Advantages of ground tents over camping in your vehicle.

dbhost

Active member


My setup is a 10 person Turbo Tent. I’m not sure if they are still selling them in the US, but I love this thing. It’s easy to setup by just me, has a little over 6 feet of standing room in the middle section, is well made and stands up to weather way way better than a Coleman or Ozark Trail family tent. It’s huge too, with a 10 ft by 20 ft footprint.
I remember a few years ago, my son and I were out in eastern Colorado doing some deer hunting on public land. There was one campground nearby and a handful of RVs and Coleman type family tents set up there. While we were out hunting, a really big storm blew through with 35-40 mph winds or more. The whole time I was stressing thinking we were going to return to a destroyed camp! When we finally rolled back into camp, you could see the destroyed tents and aftermath of the storm, but our turbotent was still standing and didn’t look like anything had even bothered it. It was the only tent still standing after that storm.
Anyways, if they are still available to purchase in the US, definitely something to look at! They are more expensive than an Ozark Trail or Coleman, but I am convinced I would have been through 2 or 3 cheaper tents since I’ve owned this one.


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First things first. That is a gorgeous tent. I hate the circus clown car colors of most tents these days and that just goes with the environment so well...

Your photo is proof positive of what I am talking about using big tents. If you are off roading / overlanding via vehicle, there should be no problems whatsoever finding a sufficiently large, clear, flat space to set up camp for a big tent. I have never had problems finding enough space for my 10x20 Swiss Gear, although on the beach enough anchor points for guylines is problematic as it has MANY guy out points. LOTS of doubled up plastic bags filled with sand do the trick...

I am not going to disagree with quality making a huge difference, however, and this is where I am hurting. Due to the previously mentioned spinal issues, I REALLY don't want to be stooping to thread poles through a tent. I comensate by insuring I properly guy out my tents. Unguyed tents have VERY little structural rigidity, properly guyed out tents can typically withstand 35+ MPH winds. My Ozark Trail Dark Rest has been through so far 2 30+ MPH wind + frog strangling rain storms that would have kept me concerned about my house holding up...

Honestly, IF I could meet or exceed the design features of my Dark Rest with say a Cabelas or higher quality tent, I would be all over that... PRODUCT HINT TO CABELAS / BASS PRO SHOPS! Make an instant setup cabin tent that combine the Features and quality of your Alanak tents, with the features / ventilation / blackout of the Ozark Trail, and then take my money!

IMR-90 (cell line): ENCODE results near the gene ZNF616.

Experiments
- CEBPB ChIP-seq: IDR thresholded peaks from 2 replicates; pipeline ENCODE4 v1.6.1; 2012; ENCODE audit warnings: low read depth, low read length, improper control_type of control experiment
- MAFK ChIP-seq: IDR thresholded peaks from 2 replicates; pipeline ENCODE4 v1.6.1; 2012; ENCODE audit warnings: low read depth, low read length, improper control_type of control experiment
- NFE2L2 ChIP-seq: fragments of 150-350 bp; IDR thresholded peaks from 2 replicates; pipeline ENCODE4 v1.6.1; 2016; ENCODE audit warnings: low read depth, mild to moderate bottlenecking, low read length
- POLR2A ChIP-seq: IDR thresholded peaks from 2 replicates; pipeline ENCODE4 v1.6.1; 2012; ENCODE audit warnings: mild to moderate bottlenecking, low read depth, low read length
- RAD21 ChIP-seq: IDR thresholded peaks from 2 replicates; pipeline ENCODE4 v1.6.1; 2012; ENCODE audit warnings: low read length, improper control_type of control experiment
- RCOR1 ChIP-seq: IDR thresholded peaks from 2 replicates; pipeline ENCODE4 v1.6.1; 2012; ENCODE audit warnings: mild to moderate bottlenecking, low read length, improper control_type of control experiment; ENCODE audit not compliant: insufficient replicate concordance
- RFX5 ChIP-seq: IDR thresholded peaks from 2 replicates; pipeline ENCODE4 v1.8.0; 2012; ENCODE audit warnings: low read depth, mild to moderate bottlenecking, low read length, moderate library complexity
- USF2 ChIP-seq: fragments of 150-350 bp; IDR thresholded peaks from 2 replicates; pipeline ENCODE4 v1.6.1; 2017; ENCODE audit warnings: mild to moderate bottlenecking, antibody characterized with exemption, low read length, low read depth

No matter the tent, always be on the lookout for Wood, water, and widowmakers...

I try not to camp during the first 2 weeks of Deer season due to imbeciles with high powered rifles, you know the type that will take a shot at ANYTHING that moves, and insane, hot, windy, wild weather. I've been nearly electrocuted in pop up storms while high up in a deer stand...
 

dbhost

Active member
I use a standing room tent, it works well; mine is the 4 door model. I only encountered one quality issues, (one tent peg loop/ tie down was not completely sewn).
View attachment 688639

Room to stand up straight and wave your arms if you want....
...setup is getting harder as I age... (needs 2 people or tie one leg to a tree, for the canopy).
...running the electric for the ceiling light is about the most complex part...

Enjoy!
I had considered one of those. I LOVE the vertical walls. Not sure if it is the EZ Up Camping Cube, or which one it was, but one of those has a built in AC port which makes it perfect for Texas...

My concern was with wind handling. I have lost more than a few EZ Ups in fairly low sustained winds when they come unstaked. If I ever manage to find a truly rugged pop up canopy I will likely go that way.
 

DiploStrat

Expedition Leader
I think this comes back to how you plan to use your vehicle. If your trips involve going to a fixed, remote point and remaining there more than overnight, then a conventional tent has a lot to recommend it.